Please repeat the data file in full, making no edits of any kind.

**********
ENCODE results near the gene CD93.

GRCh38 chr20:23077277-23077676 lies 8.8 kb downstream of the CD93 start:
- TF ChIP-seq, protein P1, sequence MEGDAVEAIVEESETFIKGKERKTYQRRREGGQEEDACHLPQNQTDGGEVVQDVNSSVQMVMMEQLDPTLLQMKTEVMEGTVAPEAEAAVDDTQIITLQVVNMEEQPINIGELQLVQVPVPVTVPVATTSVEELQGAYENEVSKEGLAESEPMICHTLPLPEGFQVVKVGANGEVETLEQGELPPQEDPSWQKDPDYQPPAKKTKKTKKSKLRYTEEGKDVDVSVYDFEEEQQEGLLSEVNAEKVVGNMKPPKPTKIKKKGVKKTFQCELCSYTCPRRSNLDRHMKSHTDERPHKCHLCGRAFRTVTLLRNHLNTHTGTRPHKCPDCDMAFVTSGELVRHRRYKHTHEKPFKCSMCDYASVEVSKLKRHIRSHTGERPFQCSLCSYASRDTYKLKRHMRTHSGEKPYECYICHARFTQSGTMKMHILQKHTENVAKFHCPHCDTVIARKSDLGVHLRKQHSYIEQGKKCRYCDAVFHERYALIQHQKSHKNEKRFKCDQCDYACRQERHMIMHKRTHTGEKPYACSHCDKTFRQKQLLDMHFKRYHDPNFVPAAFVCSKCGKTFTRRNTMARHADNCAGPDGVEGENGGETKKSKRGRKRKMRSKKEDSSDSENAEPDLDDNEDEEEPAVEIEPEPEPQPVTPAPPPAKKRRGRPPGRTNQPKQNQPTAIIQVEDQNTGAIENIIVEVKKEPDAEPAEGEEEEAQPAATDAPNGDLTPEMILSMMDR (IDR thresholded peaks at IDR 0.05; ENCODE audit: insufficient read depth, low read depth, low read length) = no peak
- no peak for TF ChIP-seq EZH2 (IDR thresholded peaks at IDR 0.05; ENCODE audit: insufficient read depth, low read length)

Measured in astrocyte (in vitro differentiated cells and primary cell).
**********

ENCODE results near the gene CD93.

GRCh38 chr20:23077277-23077676 lies 8.8 kb downstream of the CD93 start:
- TF ChIP-seq, protein P1, sequence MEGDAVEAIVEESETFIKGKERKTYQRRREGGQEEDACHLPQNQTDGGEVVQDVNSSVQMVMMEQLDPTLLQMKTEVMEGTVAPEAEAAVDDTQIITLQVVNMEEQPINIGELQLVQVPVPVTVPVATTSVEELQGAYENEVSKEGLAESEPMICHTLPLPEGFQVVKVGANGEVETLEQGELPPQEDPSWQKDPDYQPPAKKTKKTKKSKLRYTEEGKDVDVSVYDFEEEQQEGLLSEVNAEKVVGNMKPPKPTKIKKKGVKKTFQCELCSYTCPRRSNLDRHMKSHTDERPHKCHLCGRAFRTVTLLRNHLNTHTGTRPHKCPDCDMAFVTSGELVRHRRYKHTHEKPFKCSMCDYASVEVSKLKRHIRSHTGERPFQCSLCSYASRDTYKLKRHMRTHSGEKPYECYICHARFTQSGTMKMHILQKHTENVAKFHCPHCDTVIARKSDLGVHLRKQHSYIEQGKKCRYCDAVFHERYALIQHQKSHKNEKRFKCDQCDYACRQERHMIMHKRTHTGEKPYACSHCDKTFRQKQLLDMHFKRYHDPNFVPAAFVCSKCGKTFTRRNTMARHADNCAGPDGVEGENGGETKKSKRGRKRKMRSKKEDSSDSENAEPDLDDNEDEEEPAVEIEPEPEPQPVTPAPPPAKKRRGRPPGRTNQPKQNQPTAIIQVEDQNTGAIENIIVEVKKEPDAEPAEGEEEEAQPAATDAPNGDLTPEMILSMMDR (IDR thresholded peaks at IDR 0.05; ENCODE audit: insufficient read depth, low read depth, low read length) = no peak
- no peak for TF ChIP-seq EZH2 (IDR thresholded peaks at IDR 0.05; ENCODE audit: insufficient read depth, low read length)

Measured in astrocyte (in vitro differentiated cells and primary cell).